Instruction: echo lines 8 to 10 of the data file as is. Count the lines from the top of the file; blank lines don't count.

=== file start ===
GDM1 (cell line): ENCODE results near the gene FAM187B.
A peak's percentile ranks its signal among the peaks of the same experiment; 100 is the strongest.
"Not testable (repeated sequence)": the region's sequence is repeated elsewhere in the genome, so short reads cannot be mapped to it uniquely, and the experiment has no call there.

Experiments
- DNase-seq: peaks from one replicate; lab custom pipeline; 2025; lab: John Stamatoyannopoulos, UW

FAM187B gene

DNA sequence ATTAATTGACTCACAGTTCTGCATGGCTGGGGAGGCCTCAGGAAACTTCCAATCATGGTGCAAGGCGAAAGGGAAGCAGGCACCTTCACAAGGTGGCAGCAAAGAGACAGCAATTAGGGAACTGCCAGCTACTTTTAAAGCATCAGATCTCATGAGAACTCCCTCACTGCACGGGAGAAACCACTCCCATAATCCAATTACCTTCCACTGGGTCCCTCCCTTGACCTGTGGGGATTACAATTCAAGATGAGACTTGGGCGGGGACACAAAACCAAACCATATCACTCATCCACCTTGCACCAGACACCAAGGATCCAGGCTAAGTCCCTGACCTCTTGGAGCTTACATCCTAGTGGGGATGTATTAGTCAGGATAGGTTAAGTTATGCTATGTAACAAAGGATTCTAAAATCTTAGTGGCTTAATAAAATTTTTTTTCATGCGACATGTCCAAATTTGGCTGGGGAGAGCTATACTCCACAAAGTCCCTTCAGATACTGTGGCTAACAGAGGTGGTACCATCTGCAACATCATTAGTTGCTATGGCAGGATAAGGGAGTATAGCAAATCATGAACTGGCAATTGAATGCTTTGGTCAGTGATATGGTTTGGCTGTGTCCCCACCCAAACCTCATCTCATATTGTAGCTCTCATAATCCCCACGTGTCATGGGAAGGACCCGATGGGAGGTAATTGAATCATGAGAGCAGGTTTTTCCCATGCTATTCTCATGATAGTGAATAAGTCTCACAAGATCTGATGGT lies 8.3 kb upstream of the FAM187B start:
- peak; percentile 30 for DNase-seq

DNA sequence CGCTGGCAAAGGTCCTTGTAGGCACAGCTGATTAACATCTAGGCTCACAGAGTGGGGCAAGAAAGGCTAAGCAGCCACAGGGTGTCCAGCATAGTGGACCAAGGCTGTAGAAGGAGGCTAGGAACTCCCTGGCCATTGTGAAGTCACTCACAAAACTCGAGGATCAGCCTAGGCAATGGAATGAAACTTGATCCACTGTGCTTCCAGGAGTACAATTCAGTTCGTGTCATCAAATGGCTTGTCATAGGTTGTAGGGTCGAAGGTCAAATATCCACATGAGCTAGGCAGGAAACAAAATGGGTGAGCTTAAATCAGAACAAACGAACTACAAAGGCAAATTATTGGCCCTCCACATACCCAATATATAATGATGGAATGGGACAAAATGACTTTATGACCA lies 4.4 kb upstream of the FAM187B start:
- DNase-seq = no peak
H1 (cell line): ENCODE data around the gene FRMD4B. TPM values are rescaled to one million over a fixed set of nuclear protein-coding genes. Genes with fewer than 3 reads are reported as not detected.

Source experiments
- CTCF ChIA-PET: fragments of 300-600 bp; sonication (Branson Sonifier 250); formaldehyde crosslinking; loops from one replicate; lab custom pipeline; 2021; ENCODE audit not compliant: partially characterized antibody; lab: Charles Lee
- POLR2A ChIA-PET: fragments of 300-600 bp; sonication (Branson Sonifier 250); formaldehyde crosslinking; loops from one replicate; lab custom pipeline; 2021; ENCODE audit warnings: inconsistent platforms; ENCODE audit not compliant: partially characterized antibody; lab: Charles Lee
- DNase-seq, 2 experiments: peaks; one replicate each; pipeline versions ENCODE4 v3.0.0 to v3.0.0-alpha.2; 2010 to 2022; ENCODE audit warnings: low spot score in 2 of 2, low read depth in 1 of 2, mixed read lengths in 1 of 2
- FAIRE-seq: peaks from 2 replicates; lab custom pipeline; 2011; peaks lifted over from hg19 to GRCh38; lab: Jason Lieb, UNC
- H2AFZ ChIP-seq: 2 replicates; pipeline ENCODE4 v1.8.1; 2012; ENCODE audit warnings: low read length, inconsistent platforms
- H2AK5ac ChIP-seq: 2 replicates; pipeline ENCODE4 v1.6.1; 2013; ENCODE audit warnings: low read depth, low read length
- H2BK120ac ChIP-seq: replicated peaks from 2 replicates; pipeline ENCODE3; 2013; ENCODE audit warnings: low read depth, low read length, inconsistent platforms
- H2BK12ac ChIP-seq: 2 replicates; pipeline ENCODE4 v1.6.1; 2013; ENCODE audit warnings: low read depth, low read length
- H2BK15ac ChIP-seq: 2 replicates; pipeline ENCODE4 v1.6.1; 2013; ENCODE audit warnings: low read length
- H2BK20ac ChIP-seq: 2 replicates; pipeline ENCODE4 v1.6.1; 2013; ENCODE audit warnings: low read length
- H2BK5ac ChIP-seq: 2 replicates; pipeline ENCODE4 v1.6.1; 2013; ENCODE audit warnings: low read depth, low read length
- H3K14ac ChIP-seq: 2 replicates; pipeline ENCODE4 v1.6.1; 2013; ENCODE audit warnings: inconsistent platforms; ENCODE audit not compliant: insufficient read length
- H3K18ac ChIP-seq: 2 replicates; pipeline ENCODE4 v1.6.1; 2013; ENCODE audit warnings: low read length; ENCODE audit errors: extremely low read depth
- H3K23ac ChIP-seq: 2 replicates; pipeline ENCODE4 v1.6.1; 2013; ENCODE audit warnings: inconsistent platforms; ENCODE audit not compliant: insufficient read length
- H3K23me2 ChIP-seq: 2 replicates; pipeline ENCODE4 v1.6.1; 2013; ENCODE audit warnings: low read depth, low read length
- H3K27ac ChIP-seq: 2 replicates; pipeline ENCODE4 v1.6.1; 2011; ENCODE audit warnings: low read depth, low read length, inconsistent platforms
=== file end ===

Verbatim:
- peak; percentile 30 for DNase-seq

DNA sequence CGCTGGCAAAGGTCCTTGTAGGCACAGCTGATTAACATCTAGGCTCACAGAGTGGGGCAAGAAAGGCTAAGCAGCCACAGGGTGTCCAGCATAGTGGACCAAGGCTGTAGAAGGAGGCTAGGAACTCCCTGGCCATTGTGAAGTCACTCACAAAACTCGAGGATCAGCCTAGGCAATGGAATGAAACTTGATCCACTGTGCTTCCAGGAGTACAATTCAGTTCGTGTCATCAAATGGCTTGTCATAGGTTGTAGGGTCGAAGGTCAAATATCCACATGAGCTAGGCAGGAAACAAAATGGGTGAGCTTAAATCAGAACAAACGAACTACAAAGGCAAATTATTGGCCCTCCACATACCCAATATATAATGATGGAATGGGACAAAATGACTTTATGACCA lies 4.4 kb upstream of the FAM187B start:
- DNase-seq = no peak